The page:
For context, my house has service which steadily tests out at 20Mbps and I can watch a streaming movie while surfing the Internet with no lag or buffering. These super-fast speeds are really for very heavy users or more likely content yet-to-come that eats up greater bandwidth (like 4K video).

Comcast has not announced specific plans to bring higher speeds to its other markets, but it has been investing heavily in network upgrades.

To get the faster speeds, all most customers have to do is restart their cable modems. In some cases a new modem will be required and customers who lease their modem from Comcast will be notified and offered a new one, without any additional charge. People who own their own modem can check to see if theirs can handle the new speeds here.

Google and Comcast continue to spar
For Comcast, it's not just about upping speeds for its regular service, the company will also offer its own fiber-based product in some markets (generally ones where it expects Google to come calling). That's what's happening now in Atlanta where Comcast is already in operation with a fiber product and Google is on its way.

In that market Comcast has been aggressive about signing customers up, offering better deals with no data caps for people who sign long-term contracts.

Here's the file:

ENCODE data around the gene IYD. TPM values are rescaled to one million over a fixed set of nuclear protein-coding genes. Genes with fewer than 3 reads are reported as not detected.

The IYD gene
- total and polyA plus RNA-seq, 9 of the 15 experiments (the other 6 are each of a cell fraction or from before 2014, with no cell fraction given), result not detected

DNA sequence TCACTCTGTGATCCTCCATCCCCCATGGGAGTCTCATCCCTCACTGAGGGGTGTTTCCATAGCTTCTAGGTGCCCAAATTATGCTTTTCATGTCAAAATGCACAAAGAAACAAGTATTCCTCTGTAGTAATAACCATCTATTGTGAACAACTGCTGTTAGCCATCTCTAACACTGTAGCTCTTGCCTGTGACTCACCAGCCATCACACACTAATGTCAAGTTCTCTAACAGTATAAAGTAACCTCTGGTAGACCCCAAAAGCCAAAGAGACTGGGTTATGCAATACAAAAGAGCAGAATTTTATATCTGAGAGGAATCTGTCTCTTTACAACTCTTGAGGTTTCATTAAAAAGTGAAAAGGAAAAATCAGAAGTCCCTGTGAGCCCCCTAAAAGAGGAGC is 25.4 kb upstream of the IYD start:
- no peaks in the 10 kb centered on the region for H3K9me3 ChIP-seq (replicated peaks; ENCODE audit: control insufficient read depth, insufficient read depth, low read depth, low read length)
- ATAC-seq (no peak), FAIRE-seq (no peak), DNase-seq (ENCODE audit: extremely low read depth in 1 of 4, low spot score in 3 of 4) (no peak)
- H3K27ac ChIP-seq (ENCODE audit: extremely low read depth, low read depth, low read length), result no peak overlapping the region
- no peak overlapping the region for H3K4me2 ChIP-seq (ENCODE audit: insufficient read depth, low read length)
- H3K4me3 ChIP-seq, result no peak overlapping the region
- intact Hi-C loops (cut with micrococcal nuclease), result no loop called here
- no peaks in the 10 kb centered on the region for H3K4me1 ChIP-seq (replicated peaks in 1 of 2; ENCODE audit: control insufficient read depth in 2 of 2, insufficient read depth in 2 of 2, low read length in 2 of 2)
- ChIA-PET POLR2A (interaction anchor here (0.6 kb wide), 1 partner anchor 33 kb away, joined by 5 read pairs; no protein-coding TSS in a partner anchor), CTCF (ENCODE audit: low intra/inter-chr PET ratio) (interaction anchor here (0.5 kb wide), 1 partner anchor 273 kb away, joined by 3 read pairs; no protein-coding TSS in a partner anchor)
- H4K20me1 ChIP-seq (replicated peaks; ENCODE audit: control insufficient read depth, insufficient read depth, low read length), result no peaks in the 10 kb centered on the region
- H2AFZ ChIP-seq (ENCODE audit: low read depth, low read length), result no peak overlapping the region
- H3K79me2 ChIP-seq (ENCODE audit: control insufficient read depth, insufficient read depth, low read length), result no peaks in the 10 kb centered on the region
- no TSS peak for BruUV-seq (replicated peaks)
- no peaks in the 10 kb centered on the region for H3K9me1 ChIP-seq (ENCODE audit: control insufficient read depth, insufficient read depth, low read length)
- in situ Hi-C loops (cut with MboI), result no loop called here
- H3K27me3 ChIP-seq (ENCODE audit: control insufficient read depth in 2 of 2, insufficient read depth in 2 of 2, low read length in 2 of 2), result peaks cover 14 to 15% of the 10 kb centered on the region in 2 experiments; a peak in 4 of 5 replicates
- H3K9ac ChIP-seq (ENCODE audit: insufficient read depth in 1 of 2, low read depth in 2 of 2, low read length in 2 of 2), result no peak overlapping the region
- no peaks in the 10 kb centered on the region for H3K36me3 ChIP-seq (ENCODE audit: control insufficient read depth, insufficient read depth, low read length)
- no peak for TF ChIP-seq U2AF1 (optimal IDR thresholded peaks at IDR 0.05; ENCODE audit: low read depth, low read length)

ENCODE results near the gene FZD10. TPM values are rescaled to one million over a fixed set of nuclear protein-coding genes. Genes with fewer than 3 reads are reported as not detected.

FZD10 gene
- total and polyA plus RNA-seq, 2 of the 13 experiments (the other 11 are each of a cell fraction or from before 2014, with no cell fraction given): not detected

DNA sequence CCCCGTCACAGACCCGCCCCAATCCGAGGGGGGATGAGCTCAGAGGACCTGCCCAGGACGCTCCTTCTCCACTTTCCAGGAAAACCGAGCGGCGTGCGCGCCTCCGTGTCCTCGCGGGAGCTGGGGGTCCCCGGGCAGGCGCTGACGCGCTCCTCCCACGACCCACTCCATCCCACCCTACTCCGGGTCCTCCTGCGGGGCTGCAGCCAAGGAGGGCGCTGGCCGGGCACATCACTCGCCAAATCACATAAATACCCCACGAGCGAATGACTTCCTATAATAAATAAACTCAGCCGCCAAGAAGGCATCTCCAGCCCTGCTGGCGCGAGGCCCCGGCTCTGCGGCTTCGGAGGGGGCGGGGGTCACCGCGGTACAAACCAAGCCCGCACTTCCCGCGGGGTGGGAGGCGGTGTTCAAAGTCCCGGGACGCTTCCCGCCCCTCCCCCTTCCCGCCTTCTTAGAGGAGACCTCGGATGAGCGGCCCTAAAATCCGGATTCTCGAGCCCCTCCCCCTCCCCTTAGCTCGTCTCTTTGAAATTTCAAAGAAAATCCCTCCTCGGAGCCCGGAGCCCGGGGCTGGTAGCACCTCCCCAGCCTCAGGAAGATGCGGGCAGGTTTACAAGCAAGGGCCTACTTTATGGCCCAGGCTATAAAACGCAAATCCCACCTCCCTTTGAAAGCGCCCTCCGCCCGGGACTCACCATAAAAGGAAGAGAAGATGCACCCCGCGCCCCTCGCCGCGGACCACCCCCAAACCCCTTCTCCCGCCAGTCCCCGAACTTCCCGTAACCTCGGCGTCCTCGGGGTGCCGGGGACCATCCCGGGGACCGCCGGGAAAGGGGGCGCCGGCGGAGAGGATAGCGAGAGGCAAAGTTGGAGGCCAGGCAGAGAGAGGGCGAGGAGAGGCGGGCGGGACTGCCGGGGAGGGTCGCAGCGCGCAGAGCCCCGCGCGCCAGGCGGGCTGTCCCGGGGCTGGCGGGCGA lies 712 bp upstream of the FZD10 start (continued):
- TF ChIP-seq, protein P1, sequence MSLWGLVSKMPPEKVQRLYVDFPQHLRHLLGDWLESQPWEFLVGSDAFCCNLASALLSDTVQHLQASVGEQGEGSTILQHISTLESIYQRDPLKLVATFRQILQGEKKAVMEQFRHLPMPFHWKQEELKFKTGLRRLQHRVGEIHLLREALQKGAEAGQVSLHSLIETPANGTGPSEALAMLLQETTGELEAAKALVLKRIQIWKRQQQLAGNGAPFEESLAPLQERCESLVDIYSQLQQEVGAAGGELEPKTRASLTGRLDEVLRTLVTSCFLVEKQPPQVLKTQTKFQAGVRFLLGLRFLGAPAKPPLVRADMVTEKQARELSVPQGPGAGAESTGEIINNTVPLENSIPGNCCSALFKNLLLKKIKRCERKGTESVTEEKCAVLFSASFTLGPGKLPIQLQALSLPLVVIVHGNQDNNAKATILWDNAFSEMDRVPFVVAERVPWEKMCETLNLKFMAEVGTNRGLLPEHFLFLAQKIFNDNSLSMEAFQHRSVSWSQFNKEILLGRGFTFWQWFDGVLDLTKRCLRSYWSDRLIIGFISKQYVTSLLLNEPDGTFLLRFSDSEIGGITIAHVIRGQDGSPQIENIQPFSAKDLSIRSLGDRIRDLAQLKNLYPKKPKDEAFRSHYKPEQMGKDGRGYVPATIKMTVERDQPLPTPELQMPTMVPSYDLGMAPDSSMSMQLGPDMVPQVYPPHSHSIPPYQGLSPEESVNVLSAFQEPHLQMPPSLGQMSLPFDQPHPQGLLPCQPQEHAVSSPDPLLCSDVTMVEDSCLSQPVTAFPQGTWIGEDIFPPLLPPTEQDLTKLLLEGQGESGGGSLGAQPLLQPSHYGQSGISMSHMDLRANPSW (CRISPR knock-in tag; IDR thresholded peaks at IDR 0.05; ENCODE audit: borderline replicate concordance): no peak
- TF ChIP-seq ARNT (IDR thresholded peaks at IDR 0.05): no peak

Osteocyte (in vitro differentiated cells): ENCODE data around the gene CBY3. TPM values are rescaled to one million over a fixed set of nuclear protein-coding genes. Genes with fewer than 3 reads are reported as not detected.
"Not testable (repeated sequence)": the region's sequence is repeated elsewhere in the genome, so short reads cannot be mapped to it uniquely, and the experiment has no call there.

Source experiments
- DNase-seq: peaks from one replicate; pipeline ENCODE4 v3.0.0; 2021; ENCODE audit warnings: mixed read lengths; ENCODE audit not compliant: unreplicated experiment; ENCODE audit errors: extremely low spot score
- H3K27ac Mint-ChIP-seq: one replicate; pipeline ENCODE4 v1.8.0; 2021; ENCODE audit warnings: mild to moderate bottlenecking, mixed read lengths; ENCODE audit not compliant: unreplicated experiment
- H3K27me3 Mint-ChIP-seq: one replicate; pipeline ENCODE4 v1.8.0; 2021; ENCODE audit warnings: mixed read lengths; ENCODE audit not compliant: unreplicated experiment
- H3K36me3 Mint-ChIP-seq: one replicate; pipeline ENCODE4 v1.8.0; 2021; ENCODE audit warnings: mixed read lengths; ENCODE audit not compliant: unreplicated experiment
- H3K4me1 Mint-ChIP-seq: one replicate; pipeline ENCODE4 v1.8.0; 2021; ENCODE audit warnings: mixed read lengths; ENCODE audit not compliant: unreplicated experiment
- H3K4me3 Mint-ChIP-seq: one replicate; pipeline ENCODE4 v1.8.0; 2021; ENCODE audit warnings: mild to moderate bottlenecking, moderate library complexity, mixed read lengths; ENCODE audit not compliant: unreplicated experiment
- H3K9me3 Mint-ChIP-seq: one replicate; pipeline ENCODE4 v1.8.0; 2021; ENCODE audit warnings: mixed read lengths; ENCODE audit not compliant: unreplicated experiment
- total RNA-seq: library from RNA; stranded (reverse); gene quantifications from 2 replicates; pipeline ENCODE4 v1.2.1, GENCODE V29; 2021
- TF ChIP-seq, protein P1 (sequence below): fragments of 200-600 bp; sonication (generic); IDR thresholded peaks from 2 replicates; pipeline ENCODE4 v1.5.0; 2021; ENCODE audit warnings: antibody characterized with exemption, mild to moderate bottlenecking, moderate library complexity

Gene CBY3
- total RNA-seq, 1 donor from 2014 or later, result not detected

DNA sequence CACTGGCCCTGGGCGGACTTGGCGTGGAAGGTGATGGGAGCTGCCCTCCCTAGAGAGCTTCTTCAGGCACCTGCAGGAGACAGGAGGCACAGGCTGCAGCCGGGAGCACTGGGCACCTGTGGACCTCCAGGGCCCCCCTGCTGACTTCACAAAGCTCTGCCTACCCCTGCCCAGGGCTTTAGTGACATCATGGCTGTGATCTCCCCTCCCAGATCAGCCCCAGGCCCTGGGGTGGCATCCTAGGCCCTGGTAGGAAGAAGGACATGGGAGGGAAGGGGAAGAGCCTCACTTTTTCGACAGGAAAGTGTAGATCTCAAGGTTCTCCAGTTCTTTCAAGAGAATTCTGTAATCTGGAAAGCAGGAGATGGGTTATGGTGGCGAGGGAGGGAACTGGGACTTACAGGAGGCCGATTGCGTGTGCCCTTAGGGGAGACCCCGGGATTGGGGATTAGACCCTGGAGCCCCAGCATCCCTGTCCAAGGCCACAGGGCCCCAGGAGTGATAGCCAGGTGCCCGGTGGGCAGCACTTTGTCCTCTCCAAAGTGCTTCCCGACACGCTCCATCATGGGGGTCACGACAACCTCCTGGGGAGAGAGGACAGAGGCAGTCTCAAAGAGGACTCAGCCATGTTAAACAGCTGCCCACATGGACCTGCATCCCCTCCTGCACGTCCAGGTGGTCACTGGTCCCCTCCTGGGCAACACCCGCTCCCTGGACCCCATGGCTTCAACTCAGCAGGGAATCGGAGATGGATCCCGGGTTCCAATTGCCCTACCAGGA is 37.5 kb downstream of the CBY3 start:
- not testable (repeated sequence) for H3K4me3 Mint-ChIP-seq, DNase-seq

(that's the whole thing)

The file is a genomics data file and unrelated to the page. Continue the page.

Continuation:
That tactic sounds more like the cable/Internet giant most of us know and don't like very much, but it's a smart play. Basically the company is trying to take customers off the board before its rival has a product in place to compete for them.

It's a new day at Comcast 
While it took the company a long time to get here, Comcast has finally stopped acting like consumers have no other options. Of course, in some cases, they actually don't, but changing technologies will eventually eliminate the monopolies once enjoyed by the major cable and Internet providers.

Giving people better service without charging them more can start to heal old wounds and win back customer loyalty. Ultimately that could help Comcast build a subscriber base that chooses to use it rather than one forced into doing so by lack of other choices. 

Yes, Comcast can still be ruthless (as we're seeing in Atlanta) but it does seem to have learned from its past. This is a small step on the road to winning the public's trust, but it's an important one that shows the company has learned from its past errors. 

 

Suzanne Frey, an executive at Alphabet, is a member of The Motley Fool's board of directors. Daniel Kline has no position in any stocks mentioned. He would like faster Internet for free, but is currently settling for slower Internet for cheap. The Motley Fool owns shares of and recommends Alphabet (A shares) and Alphabet (C shares). Try any of our Foolish newsletter services free for 30 days. We Fools may not all hold the same opinions, but we all believe that considering a diverse range of insights makes us better investors. The Motley Fool has a disclosure policy.